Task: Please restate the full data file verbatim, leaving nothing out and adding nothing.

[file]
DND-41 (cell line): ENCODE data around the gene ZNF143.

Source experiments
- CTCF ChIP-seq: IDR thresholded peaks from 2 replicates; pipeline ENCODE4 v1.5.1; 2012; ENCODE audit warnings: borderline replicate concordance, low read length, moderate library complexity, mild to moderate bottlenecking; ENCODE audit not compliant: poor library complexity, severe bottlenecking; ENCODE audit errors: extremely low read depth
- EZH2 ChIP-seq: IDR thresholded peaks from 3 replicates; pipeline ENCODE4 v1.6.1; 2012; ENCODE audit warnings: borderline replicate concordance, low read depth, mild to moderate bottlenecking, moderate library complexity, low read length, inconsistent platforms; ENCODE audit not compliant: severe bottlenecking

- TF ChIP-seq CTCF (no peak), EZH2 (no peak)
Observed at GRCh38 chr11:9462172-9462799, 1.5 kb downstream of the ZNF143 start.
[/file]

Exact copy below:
DND-41 (cell line): ENCODE data around the gene ZNF143.

Source experiments
- CTCF ChIP-seq: IDR thresholded peaks from 2 replicates; pipeline ENCODE4 v1.5.1; 2012; ENCODE audit warnings: borderline replicate concordance, low read length, moderate library complexity, mild to moderate bottlenecking; ENCODE audit not compliant: poor library complexity, severe bottlenecking; ENCODE audit errors: extremely low read depth
- EZH2 ChIP-seq: IDR thresholded peaks from 3 replicates; pipeline ENCODE4 v1.6.1; 2012; ENCODE audit warnings: borderline replicate concordance, low read depth, mild to moderate bottlenecking, moderate library complexity, low read length, inconsistent platforms; ENCODE audit not compliant: severe bottlenecking

- TF ChIP-seq CTCF (no peak), EZH2 (no peak)
Observed at GRCh38 chr11:9462172-9462799, 1.5 kb downstream of the ZNF143 start.